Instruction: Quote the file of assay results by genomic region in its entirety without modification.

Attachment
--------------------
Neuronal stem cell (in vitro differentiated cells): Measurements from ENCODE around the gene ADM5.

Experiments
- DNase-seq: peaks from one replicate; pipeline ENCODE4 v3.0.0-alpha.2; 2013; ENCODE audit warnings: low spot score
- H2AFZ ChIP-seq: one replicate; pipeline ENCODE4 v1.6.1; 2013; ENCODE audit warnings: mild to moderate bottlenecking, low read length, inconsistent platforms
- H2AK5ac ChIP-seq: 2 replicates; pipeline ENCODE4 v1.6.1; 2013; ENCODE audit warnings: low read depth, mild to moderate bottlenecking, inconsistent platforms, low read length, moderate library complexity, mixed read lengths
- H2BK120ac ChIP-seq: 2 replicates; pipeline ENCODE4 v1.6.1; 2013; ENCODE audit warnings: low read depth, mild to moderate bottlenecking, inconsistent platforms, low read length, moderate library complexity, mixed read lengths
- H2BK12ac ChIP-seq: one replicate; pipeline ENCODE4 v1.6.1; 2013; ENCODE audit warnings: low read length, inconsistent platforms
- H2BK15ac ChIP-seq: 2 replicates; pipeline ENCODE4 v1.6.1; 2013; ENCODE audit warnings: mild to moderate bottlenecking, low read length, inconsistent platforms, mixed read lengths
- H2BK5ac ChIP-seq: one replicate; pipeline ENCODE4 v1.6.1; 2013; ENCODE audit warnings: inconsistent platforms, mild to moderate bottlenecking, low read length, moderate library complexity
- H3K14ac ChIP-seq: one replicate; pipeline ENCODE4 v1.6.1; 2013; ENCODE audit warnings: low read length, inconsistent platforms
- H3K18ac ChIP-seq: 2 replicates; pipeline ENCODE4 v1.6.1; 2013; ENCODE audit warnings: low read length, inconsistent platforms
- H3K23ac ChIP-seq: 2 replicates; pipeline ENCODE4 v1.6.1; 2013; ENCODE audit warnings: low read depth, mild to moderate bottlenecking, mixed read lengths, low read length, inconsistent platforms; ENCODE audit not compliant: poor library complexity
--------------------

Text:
Neuronal stem cell (in vitro differentiated cells): Measurements from ENCODE around the gene ADM5.

Experiments
- DNase-seq: peaks from one replicate; pipeline ENCODE4 v3.0.0-alpha.2; 2013; ENCODE audit warnings: low spot score
- H2AFZ ChIP-seq: one replicate; pipeline ENCODE4 v1.6.1; 2013; ENCODE audit warnings: mild to moderate bottlenecking, low read length, inconsistent platforms
- H2AK5ac ChIP-seq: 2 replicates; pipeline ENCODE4 v1.6.1; 2013; ENCODE audit warnings: low read depth, mild to moderate bottlenecking, inconsistent platforms, low read length, moderate library complexity, mixed read lengths
- H2BK120ac ChIP-seq: 2 replicates; pipeline ENCODE4 v1.6.1; 2013; ENCODE audit warnings: low read depth, mild to moderate bottlenecking, inconsistent platforms, low read length, moderate library complexity, mixed read lengths
- H2BK12ac ChIP-seq: one replicate; pipeline ENCODE4 v1.6.1; 2013; ENCODE audit warnings: low read length, inconsistent platforms
- H2BK15ac ChIP-seq: 2 replicates; pipeline ENCODE4 v1.6.1; 2013; ENCODE audit warnings: mild to moderate bottlenecking, low read length, inconsistent platforms, mixed read lengths
- H2BK5ac ChIP-seq: one replicate; pipeline ENCODE4 v1.6.1; 2013; ENCODE audit warnings: inconsistent platforms, mild to moderate bottlenecking, low read length, moderate library complexity
- H3K14ac ChIP-seq: one replicate; pipeline ENCODE4 v1.6.1; 2013; ENCODE audit warnings: low read length, inconsistent platforms
- H3K18ac ChIP-seq: 2 replicates; pipeline ENCODE4 v1.6.1; 2013; ENCODE audit warnings: low read length, inconsistent platforms
- H3K23ac ChIP-seq: 2 replicates; pipeline ENCODE4 v1.6.1; 2013; ENCODE audit warnings: low read depth, mild to moderate bottlenecking, mixed read lengths, low read length, inconsistent platforms; ENCODE audit not compliant: poor library complexity